Original planners behind London’s orbital railway welcome its completion
6 December 2012
Professor Sir Peter Hall and Michael Edwards, from the Bartlett School of Planning have welcomed the completion of the final section of London’s orbital railway in south London, which they first proposed in 1999 in a report commissioned by the London Development Partnership.
When it opens to the public on Sunday 9th December, the London Overground orbital railway will complete the circular rail system that links London’s suburbs. By completing the final section of track between Surrey Quays and Clapham Junction previously unconnected areas are now served by an integrated rail service with trains running directly from Highbury and Islington to Clapham Junction.
The idea to connect existing sections of London’s rail to form the orbital route was first proposed in a report entitled London's spatial economy: the dynamics of change by Professor Sir Peter Hall and Michael Edwards from the Bartlett School of Planning, in collaboration with an independent planner, Drummond Robson. In the report the authors highlighted the need for greater policy emphasis on the transport infrastructure of suburban London. They proposed that connecting the existing north London and east London lines with fragments of rail in south London would offer a much quicker and affordable alternative to building an entirely new track.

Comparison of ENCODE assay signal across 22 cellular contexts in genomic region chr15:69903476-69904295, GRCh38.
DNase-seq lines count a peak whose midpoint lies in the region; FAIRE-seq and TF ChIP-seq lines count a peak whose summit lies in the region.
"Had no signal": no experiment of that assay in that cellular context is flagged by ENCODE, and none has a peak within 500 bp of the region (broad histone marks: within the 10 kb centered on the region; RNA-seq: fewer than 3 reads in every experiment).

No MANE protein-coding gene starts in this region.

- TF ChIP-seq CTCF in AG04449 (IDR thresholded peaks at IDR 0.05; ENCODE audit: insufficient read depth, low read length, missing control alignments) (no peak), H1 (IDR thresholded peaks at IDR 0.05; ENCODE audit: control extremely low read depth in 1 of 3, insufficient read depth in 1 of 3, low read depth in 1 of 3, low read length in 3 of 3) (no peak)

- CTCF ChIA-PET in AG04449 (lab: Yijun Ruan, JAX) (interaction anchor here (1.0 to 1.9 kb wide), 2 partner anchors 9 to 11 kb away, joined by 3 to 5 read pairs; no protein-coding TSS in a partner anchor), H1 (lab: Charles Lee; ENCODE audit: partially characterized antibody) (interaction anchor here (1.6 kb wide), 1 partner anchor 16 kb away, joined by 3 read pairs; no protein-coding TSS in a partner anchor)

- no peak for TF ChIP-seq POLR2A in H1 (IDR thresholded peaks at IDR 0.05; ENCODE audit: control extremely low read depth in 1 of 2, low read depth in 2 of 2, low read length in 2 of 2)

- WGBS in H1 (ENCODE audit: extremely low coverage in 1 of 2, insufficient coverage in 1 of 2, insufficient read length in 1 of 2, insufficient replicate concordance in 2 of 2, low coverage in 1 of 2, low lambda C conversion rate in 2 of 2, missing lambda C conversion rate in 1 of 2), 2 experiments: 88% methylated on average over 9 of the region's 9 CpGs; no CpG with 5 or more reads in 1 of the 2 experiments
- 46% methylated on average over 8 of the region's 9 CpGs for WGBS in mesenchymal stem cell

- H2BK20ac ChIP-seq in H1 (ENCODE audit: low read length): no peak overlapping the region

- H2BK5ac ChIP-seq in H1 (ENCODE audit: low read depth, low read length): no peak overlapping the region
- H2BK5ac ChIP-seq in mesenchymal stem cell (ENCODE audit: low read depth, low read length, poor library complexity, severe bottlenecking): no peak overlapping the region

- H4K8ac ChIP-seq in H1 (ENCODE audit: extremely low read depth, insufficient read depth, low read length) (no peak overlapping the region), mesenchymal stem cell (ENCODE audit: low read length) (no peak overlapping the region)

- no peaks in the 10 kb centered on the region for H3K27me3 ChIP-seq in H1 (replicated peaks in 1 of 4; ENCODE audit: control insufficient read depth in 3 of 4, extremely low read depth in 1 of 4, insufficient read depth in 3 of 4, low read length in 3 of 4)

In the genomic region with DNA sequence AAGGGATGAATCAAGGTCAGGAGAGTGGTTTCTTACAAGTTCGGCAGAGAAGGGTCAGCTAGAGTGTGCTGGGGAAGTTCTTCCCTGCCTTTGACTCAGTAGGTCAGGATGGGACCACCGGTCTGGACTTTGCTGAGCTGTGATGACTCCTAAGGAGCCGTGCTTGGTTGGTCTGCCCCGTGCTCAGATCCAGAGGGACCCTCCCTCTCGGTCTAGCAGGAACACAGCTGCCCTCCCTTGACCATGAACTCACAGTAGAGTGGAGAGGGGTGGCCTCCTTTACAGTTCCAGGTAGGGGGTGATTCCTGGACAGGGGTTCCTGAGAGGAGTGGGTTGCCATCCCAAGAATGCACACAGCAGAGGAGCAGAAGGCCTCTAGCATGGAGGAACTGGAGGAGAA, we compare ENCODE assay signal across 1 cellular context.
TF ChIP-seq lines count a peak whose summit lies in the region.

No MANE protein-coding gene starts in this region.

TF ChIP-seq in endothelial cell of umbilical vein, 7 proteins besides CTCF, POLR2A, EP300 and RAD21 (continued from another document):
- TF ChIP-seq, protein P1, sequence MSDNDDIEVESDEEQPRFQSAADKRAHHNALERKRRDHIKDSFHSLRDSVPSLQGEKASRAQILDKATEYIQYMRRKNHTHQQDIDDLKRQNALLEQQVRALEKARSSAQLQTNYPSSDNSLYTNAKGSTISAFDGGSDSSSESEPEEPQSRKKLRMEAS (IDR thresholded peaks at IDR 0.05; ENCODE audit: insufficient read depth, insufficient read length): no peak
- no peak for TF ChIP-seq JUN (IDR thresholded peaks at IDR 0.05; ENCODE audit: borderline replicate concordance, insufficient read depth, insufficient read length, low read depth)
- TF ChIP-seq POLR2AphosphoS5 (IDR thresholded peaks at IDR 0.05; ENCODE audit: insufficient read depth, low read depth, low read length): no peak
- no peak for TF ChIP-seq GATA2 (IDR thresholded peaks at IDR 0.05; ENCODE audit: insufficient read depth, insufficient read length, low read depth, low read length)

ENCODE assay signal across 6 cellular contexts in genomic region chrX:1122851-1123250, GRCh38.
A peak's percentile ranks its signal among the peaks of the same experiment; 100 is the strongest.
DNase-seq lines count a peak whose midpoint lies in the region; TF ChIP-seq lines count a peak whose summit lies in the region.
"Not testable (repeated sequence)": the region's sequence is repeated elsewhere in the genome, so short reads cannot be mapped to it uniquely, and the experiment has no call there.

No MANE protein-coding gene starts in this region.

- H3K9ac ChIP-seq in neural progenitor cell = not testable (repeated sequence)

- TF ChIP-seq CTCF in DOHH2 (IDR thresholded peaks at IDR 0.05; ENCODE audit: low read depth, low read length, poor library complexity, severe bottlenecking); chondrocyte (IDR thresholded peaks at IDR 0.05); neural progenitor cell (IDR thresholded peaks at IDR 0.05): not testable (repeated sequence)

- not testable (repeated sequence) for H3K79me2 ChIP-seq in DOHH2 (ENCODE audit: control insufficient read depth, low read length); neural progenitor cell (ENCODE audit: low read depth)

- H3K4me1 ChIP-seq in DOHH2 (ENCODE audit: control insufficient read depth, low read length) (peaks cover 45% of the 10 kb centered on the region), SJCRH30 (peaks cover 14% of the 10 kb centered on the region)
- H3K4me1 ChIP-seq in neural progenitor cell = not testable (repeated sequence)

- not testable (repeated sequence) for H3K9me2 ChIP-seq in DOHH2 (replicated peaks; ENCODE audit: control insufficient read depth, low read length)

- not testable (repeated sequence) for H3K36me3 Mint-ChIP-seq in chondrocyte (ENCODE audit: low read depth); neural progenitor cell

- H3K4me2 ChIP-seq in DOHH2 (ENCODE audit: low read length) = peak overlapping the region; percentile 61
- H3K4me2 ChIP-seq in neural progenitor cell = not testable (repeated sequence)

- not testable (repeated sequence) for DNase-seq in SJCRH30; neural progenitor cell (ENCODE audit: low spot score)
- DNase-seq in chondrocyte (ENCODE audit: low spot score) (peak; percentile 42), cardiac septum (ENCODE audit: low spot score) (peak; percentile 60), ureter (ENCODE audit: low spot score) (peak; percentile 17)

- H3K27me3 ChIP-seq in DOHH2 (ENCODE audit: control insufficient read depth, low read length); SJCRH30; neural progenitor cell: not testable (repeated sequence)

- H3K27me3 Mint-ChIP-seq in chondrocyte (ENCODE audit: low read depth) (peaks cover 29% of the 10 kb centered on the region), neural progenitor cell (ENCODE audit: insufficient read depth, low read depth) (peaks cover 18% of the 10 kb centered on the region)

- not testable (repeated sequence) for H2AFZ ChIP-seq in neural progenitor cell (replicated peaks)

Michael Edwards explained: “We concluded that the suburbs of London had the potential to contribute far more than they had been doing. However, one of the huge problems in suburban London was that the transport was very good if you were heading for central London, but really badly designed for people who wanted to move from one suburb to another. This needed to be made a lot easier, partly on economic grounds, and partly on environmental grounds.”
The increased connectivity combined with a stronger policy focus has already helped bring significant regeneration benefits to areas such as Shepherd’s Bush and Clapham Junction which are connected by the London Overground network.
Edwards added: “In this report we were trying to emphasise the significance of London’s economy outside of the centre.”